Romesh Walpola, Chief Executive Officer of Tea Smallholder Factories, Ltd. (TSFL) in Sri Lanka, explains how the Colombo-based firm taps the output of one to 10-acre farms to produce approximately three million kilos of tea annually. Investing in smallholder training, wellness, and educational programs, including internships for second-generation farmers, earns the loyalty of thousands of small tea growers and top dollar for teas sold at auction.
- Caption: One way that Tea Smallholders Factories, a division of John Keells Group, invests in smallholders is by hosting events, including free health checkups pictured above, at which healthcare providers prescribe medicine to 1,021 factory employees and nearby community members supporting the Neluwa Tea Factory.
Tea Smallholder Factories Earn Loyalty that Maintains Competitive Quality Teas
By Dan Bolton
In aggregate, farms of 10 acres or less contribute 77% of Sri Lanka’s total tea crop, according to Plantations Minister Ramesh Pathirana. That percentage has increased over time. Bought leaf factories purchase an estimated 70% of the tea grown by smallholders.
Large estates own 56% of the 202,985 hectares under tea, according to the Sri Lanka Tea Board’s annual report, but contribute only a quarter of the 250 to 300 million kilos of tea processed annually. Sri Lankan smallholders cultivate about 44% of the land under tea, selling to large estates and bought-leaf factories. Only 18% of Sri Lanka’s factories process tea exclusively grown on their estate.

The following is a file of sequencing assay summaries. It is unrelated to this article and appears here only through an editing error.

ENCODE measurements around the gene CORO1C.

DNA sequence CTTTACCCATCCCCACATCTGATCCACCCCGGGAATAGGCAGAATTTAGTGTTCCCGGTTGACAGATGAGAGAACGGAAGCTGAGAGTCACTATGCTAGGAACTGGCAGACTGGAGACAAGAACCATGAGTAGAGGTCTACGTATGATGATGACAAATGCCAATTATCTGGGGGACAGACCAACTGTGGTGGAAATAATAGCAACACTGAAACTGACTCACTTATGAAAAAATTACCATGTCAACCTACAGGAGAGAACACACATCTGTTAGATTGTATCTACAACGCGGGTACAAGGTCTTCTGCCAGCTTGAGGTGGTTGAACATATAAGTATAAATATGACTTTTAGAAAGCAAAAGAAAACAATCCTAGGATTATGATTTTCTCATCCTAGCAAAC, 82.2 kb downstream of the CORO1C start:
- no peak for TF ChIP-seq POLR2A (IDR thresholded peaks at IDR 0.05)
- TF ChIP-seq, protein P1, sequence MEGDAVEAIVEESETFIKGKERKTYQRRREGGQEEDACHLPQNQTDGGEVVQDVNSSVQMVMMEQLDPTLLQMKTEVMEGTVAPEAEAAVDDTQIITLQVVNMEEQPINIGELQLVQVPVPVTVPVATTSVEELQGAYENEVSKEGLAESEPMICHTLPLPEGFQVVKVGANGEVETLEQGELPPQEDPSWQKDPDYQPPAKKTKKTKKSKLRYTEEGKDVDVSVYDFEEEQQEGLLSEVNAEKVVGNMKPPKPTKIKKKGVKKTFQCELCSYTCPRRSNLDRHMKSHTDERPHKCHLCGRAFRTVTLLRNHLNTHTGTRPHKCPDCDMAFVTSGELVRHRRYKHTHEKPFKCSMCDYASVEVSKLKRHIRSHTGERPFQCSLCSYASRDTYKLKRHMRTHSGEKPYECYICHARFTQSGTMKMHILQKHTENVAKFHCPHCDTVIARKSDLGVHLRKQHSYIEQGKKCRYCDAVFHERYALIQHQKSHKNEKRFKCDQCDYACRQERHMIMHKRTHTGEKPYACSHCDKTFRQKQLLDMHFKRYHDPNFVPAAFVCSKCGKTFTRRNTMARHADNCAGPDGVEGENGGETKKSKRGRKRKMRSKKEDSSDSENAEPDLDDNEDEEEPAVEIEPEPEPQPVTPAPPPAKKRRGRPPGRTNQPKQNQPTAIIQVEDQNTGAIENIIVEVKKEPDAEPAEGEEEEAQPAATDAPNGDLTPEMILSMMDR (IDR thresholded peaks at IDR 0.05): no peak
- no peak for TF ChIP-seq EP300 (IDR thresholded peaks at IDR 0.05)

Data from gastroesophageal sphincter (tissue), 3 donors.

All sectors compete at the weekly Colombo Tea Auction, under the aegis of the Ceylon Chamber of Commerce. Around 6.5 million kilos of tea are sold weekly at this global marketplace where quality is rewarded with the world’s highest average auction prices for black tea.
Tea Smallholders Factories, Ltd. is an example of a successful public-private partnership, explains CEO Romesh Walpola. The company, which employs 411 workers, processes green leaf procured from 8,698 tea smallholders and green leaf collectors. In the fiscal year ending March 31, 2023, TSFL reported an 85% increase in revenue totaling LKRs. 3.74 billion compared to 2021-22 and a profit before taxes of Rs. 440 million (growth of 1,845% YOY with a dividend per share of Rs. 6.67). TSFL accomplished these strong results during a year in which Sri Lanka’s total gross domestic product (GDP) contracted by 7.8%.
Tea Smallholder Factories OutputNeluwa Tea Factory: annual production 883,000 kgs | 1,413 suppliers
Halwitigala Tea Factory: annual production 888,000 kgs | 956 suppliers
Hingalgoda Tea Factory: annual production 1,075,000 kgs. | 892 suppliers
Kurupanawa Tea Factory: annual production 888,000 kgs | 925 suppliers
New Panawenna Tea Factory: annual production 1,115,000 kgs | 1,473 suppliers